Bacterial cellulose hydrogels in drug delivery systems: Bacterial cellulose is a polysaccharide secreted by bacteria in the form of long nanofibrils. This extracellular cellulose has been proven to have high mechanical strength, thermal stability, high water content, high crystallinity and a highly pure laminated nanofiber structure. The reason why this material has a high tensile modulus in the direction of the nanofiber layers when compared to other biomaterials is that of its anisotropic mechanical behavior, caused by its laminated structure. Bacterial cellulose has been recently under research as a biotechnological approach for the synthesis of novel constructs for drug-delivery applications (Table 1). Due to the wide variety of applications of plant-based cellulose such as tissue engineering, drug delivery systems and biosensors, bacterial cellulose is a promising biomaterial since it presents higher mechanical properties than higher plant cellulose, while also giving investigators to produce, as well a synthesize it in their laboratories. This makes bacterial cellulose a greener approach for the synthesis of biomaterials57. Drug delivery and other biomedical applications of bacterial cellulose as a promising biomaterial are shown in Fig. 358.
From the perspective of mechanical properties, bacterial cellulose has been compared with porcine carotid arteries and expanded polytetrafluoroethylene. This was tested to present information on the viability of bacterial cellulose as a possible candidate biomaterial for tissue engineered blood vessels, due to its biocompatibility, non-toxicity and excellent mechanical properties. Mechanically, bacterial cellulose presents a more similar behavior to porcine carotid arteries than to expanded polytetrafluoroethylene, most likely due to the similarity in the nanofiber network structure of both materials. However, porcine carotid arteries have higher stress, strain and Youngs modulus at break than bacterial cellulose. Also, smooth muscle cells showed excellent adhesion and proliferation on the bacterial cellulose sample, which is a promising behavior for the aforementioned application59,60.
While studying the properties of the material, researchers tend to put the material in different environments or conditions to observe the variation in how the material behaves under different circumstances. The mechanical properties of a material vary depending on whether the material is static or in movement. In this aspect, rheological properties of biomaterials are also important to consider, depending on the application. Rheological properties, dependent on time, have been studied for bacterial cellulose hydrogels. Strain-time curves were tested for the bacterial cellulose hydrogels at various stress levels, from 50-80% of the ultimate strength of the material. The material showed a shear modulus that changes linearly with the level of creep stress, which explains a mechanism of stiffening caused by the reorientation of the structural fibers under axial stretching61.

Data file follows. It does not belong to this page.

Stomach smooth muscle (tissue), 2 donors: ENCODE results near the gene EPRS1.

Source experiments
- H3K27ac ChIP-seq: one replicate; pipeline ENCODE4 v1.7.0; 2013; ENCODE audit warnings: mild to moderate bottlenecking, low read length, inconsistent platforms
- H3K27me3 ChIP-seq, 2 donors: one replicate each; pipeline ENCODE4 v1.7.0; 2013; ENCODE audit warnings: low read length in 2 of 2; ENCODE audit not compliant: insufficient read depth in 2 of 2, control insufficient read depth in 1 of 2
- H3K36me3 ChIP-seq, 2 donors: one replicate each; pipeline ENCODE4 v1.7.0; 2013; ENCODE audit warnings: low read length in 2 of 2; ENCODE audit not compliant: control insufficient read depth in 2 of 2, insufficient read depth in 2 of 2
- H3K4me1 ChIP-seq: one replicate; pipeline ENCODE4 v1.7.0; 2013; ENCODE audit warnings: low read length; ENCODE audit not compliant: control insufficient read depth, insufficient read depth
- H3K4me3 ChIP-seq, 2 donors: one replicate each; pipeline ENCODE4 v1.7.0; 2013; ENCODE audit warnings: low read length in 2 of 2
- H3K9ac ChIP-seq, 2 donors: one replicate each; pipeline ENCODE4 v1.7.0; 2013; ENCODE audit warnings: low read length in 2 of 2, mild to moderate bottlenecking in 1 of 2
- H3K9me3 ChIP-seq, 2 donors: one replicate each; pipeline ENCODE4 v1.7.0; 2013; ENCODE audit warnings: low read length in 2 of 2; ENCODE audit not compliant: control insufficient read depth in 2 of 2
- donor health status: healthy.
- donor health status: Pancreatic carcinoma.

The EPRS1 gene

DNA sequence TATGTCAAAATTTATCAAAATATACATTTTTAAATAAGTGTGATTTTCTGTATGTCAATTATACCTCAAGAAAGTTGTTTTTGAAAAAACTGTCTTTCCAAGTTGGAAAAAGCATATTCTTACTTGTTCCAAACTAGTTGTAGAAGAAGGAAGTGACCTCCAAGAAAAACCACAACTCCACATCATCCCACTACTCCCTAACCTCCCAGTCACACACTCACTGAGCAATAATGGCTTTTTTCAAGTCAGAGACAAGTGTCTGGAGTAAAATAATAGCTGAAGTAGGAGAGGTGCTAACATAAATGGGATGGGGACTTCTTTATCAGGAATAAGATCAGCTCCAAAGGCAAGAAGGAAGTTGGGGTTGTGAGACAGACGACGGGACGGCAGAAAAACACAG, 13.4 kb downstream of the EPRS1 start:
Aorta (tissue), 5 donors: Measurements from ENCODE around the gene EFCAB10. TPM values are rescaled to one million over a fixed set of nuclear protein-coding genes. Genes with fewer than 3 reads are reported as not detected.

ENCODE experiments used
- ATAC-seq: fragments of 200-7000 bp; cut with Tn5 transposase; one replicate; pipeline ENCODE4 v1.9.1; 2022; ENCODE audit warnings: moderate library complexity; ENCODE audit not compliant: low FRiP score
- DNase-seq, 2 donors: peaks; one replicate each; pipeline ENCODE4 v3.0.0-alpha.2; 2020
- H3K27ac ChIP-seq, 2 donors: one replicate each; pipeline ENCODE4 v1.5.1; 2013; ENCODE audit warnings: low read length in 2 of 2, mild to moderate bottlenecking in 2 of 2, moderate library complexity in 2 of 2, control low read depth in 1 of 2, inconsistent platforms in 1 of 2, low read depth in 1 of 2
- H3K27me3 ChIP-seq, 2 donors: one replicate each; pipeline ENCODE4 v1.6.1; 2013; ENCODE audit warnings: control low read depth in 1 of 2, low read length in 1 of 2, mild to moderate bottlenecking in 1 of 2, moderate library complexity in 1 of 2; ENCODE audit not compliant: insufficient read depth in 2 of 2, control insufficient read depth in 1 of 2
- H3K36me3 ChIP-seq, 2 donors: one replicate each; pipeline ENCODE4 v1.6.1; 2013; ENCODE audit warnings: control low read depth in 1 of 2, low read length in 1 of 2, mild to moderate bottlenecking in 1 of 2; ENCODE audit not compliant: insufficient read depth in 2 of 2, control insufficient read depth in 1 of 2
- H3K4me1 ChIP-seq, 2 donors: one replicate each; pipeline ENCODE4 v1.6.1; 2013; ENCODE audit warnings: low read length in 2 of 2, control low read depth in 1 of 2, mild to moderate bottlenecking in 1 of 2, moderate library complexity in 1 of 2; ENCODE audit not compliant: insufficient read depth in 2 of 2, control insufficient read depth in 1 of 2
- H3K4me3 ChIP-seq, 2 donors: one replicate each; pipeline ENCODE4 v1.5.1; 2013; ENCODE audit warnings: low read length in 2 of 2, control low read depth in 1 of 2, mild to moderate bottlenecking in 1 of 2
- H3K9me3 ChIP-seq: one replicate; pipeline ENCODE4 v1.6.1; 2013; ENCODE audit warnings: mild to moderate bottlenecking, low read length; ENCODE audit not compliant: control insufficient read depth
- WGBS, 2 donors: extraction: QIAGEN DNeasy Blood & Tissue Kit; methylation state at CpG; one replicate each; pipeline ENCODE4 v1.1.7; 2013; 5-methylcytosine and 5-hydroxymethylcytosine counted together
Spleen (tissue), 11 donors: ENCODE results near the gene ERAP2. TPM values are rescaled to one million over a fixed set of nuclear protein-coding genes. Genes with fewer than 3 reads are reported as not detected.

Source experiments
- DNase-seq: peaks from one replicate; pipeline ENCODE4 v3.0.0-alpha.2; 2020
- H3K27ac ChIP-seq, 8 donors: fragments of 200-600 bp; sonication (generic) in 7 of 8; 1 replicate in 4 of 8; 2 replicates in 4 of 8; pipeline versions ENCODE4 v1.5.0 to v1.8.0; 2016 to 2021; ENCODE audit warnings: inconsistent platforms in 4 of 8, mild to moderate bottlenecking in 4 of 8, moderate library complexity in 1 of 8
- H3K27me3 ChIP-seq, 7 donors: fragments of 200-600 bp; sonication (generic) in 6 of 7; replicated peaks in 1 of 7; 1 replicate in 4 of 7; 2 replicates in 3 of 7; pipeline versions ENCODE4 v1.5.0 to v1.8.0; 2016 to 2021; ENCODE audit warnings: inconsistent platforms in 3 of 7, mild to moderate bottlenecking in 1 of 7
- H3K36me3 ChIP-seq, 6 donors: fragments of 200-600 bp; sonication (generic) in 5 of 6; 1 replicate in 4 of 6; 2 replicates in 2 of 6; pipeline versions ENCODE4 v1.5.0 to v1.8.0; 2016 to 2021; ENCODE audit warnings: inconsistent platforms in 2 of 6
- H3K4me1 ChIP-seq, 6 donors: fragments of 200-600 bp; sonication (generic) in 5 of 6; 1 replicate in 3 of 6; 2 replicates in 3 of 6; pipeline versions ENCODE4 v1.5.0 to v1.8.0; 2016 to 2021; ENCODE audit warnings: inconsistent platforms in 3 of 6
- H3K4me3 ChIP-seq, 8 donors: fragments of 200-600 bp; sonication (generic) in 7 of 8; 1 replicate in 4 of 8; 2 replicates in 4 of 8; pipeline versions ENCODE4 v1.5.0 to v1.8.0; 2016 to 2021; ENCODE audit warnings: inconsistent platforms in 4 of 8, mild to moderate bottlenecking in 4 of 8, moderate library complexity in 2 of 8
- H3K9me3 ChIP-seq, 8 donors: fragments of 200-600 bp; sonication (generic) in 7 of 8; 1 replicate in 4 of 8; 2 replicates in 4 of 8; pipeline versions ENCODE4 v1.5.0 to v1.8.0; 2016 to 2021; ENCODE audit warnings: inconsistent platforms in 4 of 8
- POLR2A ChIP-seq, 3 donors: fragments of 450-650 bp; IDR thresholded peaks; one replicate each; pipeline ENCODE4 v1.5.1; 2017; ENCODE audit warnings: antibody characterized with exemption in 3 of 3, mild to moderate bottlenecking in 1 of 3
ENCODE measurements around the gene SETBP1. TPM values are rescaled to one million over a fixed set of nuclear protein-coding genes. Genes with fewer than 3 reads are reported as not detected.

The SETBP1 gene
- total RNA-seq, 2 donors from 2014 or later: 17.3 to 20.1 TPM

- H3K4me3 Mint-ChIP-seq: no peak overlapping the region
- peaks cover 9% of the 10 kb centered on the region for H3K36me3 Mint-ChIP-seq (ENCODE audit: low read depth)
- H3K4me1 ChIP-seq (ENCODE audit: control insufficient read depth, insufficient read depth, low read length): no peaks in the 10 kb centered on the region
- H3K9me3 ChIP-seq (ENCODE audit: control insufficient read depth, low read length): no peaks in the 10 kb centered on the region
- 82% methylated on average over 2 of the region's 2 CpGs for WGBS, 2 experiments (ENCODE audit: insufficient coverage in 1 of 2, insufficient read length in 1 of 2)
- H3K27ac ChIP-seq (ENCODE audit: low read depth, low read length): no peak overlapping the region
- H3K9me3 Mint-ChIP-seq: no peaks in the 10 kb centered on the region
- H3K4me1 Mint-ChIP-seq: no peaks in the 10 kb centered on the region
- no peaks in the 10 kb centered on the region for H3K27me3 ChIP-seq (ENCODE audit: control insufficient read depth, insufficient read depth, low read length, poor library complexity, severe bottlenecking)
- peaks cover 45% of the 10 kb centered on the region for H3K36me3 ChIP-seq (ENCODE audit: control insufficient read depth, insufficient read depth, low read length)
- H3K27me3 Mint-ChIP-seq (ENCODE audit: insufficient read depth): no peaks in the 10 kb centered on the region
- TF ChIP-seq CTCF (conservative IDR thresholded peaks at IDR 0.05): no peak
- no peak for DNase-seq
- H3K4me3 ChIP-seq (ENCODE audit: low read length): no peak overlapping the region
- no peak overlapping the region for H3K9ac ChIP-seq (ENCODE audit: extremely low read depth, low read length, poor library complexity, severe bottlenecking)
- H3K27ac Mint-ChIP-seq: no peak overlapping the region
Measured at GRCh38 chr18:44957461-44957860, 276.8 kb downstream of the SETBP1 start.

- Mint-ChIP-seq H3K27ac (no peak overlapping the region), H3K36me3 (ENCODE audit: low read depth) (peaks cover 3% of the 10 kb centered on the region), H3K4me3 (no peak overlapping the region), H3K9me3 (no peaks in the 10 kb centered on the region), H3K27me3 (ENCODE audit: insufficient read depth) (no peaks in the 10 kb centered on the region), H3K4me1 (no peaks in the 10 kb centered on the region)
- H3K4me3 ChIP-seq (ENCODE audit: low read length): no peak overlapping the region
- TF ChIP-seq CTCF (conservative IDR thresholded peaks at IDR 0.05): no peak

Based on studies done to measure the mechanical, rheological, biocompatibility and other properties of this biomaterial, bacterial cellulose has been applied for research and tests in fully functional morphologies such as tissue engineered blood vessels, ear cartilage implants and scaffolds for tissue regeneration62-64.
|Table 1:||Bacterial cellulose based hydrogels as drug vehicles
Drug delivery and other biomedical applications of bacterial cellulose (Reproduced from Ref.58
, Published under CC BY-NC-SA 3.0)
Seeing how well bacterial cellulose behaves on the biomedical field due to its excellent mechanical properties and biocompatibility, it also has opened up opportunities for more interest in the drug delivery line of investigation65. Bacterial cellulose has been used as a drug delivery system, loaded with proteins and tested in vitro for measurements such as drug stability and release kinetics. The protein loaded was bovine serum albumin due to its high solubility in water, stability, abundance and acceptance as a model protein. Diffusion and swelling mechanisms did the main kinetics observed for loading and release of the protein. When compared to freeze-dried samples, the drug loading capacity was found to be higher in never-dried samples of bacterial cellulose, which could be attributed to the structural differences, making this biopolymer a competent candidate for drug delivery systems66.
Bacterial cellulose has also been combined with other materials in order to obtain bacterial cellulose-based composites in order to improve the properties of the resulting material. Ciechanska67 developed a bacterial cellulose wound healing hydrogel modified with chitosan, thus making it into a biocomposite. The resulting composite material showed excellent mechanical properties in the wet state, high moisture-keeping properties, release mechanisms of mono and oligosaccharides under lysozyme degradation which stimulates angiogenesis and tissue regeneration and antibacterial activity. Although this study was focused on wound healing, the shown enzymatic degradation of chitosan could be a potential approach for a drug release mechanism in a bacterial cellulose-chitosan composite hydrogel drug delivery system.